Biden’s climate plan

Barbara G Ellis
Thursday, Jun 08, 2023

President Biden is said to be in deep trouble with the youth and environmentalist voting bloc over breaking his 2020 campaign promise of “no more drilling on federal lands, period! Period, period, period!!” and failure to stop the completion of a natural-gas pipeline. Tens of thousands of them aim to end fossil fuels’ major and fatal role in global climate change caused chiefly by carbon dioxide emissions into Earth’s atmosphere.

Their outcries and unending opposition to Big Oil’s fossil-fuel operations have recently focused on two targets.

First is the approval in mid-March of drilling permits to ConocoPhillips on the Willow Project’s Indiana-size section of the National Petroleum Reserve on Alaska’s North Slope. Previous presidents approved Conoco’s leases since the 1990s. If ever developed, emission projections are for 9.2 million etric tons of annual carbon emissions.

The second perceived betrayal has been his agreement with House Republican Speaker Kevin McCarthy for permits to complete the $6.6 billion natural gas Mountain Valley Pipeline (MVP) in West Virginia and Virginia. Despite their environmental nature, the permits have been artfully slipped into the critical debt-ceiling limit bill awaiting Biden’s signature to prevent the nation’s first default and inability to pay its bills. The completion of MVP would release 89 million metric tons of carbon, equal to emissions from 26 coal plants or 19 million cars. However, all is not necessarily inevitable.

An official at Oil Change International (OCI) indicates Biden could redeem those projected losses, mostly by emphasizing his past and present positive environmental record of the last two years in the next 17 months to Election Day. OCI’s US co-manager Allie Rosenbluth pointed out that: “President Biden must enforce a clean debt ceiling package that does not allow for any rollbacks to National Environmental Policy Act (NEPA) or other bedrock environmental laws. While his recent climate track record has been nothing short of disastrous, it is not too late for him to turn it around and hold true to his environmental justice campaign promises.”In fairness, his environmental credentials have been outstanding compared to his predecessors. But they are largely unknown or forgotten today by most voters. He and his aides and climate staff have amassed an undeniable climate record in the last two years.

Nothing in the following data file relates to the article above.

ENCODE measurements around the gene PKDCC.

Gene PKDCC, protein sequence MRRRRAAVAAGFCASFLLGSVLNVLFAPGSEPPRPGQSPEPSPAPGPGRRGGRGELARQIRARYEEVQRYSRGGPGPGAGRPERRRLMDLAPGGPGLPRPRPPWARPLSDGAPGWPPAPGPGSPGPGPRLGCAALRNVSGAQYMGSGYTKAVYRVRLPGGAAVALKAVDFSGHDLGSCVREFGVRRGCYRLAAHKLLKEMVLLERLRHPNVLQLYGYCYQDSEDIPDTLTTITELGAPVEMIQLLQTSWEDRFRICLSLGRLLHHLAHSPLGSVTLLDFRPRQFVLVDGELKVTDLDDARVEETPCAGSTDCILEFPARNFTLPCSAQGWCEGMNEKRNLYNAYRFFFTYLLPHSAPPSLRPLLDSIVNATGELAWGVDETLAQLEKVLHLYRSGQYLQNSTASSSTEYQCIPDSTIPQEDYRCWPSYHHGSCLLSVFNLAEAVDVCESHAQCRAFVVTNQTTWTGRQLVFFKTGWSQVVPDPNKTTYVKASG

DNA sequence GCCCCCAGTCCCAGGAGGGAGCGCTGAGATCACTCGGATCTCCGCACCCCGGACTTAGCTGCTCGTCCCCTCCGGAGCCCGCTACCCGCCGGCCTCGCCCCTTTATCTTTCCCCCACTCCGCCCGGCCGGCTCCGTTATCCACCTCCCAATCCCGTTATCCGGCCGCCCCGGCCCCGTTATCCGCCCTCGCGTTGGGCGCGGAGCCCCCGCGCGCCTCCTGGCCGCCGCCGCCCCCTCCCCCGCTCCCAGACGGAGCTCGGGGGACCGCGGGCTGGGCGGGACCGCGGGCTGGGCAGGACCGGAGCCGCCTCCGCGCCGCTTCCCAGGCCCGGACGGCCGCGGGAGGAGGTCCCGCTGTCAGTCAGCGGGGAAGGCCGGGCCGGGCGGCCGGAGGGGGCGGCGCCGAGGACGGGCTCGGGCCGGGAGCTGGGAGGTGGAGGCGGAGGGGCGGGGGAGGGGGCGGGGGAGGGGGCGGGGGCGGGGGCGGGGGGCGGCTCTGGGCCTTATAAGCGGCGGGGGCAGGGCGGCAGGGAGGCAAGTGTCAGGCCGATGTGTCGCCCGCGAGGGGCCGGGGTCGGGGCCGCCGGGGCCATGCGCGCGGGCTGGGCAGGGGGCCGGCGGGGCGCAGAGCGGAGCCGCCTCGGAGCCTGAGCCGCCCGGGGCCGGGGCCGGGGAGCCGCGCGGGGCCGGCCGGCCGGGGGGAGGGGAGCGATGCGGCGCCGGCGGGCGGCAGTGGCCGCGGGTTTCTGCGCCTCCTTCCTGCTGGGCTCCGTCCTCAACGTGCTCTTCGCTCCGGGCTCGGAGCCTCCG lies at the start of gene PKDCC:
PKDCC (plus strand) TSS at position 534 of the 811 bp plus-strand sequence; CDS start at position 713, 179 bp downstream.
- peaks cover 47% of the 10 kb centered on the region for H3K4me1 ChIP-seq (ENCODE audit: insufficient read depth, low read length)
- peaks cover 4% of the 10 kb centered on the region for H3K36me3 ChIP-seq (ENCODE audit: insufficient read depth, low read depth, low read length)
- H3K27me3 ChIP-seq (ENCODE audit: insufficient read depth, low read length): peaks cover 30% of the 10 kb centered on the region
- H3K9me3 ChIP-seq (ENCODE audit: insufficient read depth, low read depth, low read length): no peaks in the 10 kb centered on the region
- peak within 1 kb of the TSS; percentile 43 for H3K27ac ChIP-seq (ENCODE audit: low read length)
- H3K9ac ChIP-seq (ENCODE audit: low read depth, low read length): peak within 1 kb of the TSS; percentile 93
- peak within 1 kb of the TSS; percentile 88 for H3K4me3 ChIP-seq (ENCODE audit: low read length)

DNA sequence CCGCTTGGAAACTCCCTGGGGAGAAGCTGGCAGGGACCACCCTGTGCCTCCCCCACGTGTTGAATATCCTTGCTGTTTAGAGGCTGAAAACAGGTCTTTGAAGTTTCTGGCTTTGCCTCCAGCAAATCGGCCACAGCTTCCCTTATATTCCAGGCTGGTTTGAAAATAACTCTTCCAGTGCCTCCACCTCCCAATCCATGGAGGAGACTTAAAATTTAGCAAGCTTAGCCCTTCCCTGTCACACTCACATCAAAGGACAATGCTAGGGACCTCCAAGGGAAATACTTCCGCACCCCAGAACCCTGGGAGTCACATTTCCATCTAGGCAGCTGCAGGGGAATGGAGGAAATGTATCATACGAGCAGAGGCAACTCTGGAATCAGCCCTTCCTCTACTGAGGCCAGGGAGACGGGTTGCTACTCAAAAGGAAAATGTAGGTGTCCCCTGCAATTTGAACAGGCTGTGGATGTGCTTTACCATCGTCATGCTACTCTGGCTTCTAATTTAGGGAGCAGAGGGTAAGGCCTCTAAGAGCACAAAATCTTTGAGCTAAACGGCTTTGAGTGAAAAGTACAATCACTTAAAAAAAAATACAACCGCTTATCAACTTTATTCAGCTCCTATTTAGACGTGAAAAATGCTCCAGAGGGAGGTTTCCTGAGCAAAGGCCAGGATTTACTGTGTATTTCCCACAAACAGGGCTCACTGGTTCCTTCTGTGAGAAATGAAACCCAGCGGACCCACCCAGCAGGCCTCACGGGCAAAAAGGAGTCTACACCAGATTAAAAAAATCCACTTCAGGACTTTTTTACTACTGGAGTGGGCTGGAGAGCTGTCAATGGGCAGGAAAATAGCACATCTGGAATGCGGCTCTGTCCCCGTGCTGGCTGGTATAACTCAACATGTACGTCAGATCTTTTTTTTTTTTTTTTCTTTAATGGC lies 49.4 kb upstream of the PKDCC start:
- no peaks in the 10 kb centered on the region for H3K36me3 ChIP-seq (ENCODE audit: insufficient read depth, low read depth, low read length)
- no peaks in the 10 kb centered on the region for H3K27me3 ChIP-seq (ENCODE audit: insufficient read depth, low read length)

It started in the final 2020 presidential debate, when Biden risked losing donors and major retaliation from the gas/oil industry by correctly predicting it would be eventually replaced by renewable energy. Moreover, if elected, he would “stop giving it federal subsidies ($20 billion annually).” At least 45 House Democrats agreed as cosponsors of Oregon’s Earl Blumenauer’s supportive bill “End Oil and Gas Tax Subsidies Act of 2021.” Filed on March 26, it was assigned that same day to the Ways and Means committee and never got to a floor vote. That may well change shortly with public awareness their taxes are subsidizing the industry charging them nearly $6 at the pump.

The first day in office, Biden authorized rejoining the Paris Agreement Treaty. A week later, he issued Executive Order 14008 setting up the White House Office of Domestic Climate Policy. It would partner with his advising and policymaking Council on Environmental Quality, and use a National Climate Task Force for action to ensure every federal agency “prioritize acting on climate change.” He then announced a goal of 50 percent of new cars and light trucks be “zero-emission vehicles” by 2030, and, later, 100 percent of medium and heavy-duty trucks by 2040. By April, when Republicans in Congress succeeded in passing a bill to end EPA protections of the Clean Water Act, Biden vetoed it.